When an eye for an eye will make everyone blind, why does the Gita teach that?

by Chaitanya Charan dasJune 12, 2020

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Transcription: Suresh Gupta

Editing: Sharan Shetty

Question: When an eye for an eye will make everyone blind, why does the Gita teach that?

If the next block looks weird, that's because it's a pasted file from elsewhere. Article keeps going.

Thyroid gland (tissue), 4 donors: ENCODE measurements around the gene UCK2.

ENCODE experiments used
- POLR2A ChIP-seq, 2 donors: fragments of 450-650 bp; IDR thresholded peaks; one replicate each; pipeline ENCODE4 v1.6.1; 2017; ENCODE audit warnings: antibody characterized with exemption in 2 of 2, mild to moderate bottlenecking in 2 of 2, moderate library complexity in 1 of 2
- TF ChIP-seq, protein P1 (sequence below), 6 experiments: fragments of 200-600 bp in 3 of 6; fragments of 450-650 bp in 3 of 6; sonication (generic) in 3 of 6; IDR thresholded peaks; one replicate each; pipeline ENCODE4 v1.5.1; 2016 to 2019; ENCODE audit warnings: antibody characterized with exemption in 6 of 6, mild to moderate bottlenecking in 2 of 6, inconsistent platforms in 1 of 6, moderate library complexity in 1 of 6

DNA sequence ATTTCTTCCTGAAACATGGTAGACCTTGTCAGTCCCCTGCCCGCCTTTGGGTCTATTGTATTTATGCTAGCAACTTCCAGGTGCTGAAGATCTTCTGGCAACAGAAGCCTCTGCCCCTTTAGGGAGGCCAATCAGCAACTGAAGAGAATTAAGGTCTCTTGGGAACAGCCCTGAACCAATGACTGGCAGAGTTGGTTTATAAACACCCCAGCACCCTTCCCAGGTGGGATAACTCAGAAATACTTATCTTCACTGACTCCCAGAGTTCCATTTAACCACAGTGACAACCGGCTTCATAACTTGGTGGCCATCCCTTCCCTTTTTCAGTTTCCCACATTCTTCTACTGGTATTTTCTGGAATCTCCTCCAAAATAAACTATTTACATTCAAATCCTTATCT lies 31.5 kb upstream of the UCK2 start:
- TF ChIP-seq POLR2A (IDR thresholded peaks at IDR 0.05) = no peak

Answer: Bhagavad-gita does not teach the philosophy of “an eye for an eye”. Rather, it teaches that we should act out of spiritual love and do whatever that is best for the expression of ours and others spiritual love. Krishna told Arjuna to fight the battle not just to avenge the wrongs done to him by Duryodhana but because Duryodhana was disrupting society, disrupting dharma and taking all of society towards adharma which was causing distress, disorder and disaster. Focusing on this point, “an eye for an eye will make everyone blind” reminds us of a respected Indian spiritual teacher who adapted this biblical saying which in simple term means “Tit for Tat”. For such sayings, there is a time and a place where they can be applied and there is also a time, place, circumstance where this philosophy will not apply. For example, when two people are having a street fight and both fight with each other and break each other’s teeth, both will become toothless. But if there is a larger interest involved, in the sense, that there are two states and each state is trying to conquer the other state. If one state attacks and the other state stays silent then the first state will become more and more threatening. Rather, if the first state hits and the other state hits back as harder as it can, and this goes on for a while then essentially it will lead to both states becoming cautious of each other and leading to deterrence. Deterrence means a state may avoid an attack thinking it can lead to a counter-attack but if there is no hitting back from the state which is being attacked, then the attacking state will exploit, destroy, dominate or even enslave the other state and there will be complete misery for the ruler who was submissive. For example, Hitler was on a rampage, tormenting the Jews and this Indian leader wrote him a letter asking him to not fight and tried to bring out the nobility within him, but it was in vain. There are some people who are so despotic that when they see someone surrender to them, they do not see that as an opportunity for expressing compassion but rather as an opportunity for expressing domination. Such people see surrender as weakness and a reason to destroy. Thus, when there are small petty trifles and if we start thinking of avenging each and every one of them then there will be continuous animosity and it will degrade the relationship of both people. But when one of the parties is anyway hostile and exploitative, the relationship between them will remain hostile at some level. In a situation where a husband and a wife are living together or two brothers or two sisters are living together in a family, “an eye for an eye or a tooth for a tooth” is going to create continuous animosity and therefore they will need to overlook the small faults since they have to live together but say if we have a situation of countries like India and Pakistan where Pakistan keeps provoking and provoking and India keeps tolerating and enduring passively then Pakistan will become more brazen leading to a continuous and growing threat of terrorism, insurgency, violence in India. But when India hits back, Pakistan will understand that it should avoid posing any threat and be careful, else India may hit back harder. I am not recommending a war against Pakistan but simply pointing out, that in real politics, the simplistic forgiving attitude will simply lead to self-destruction.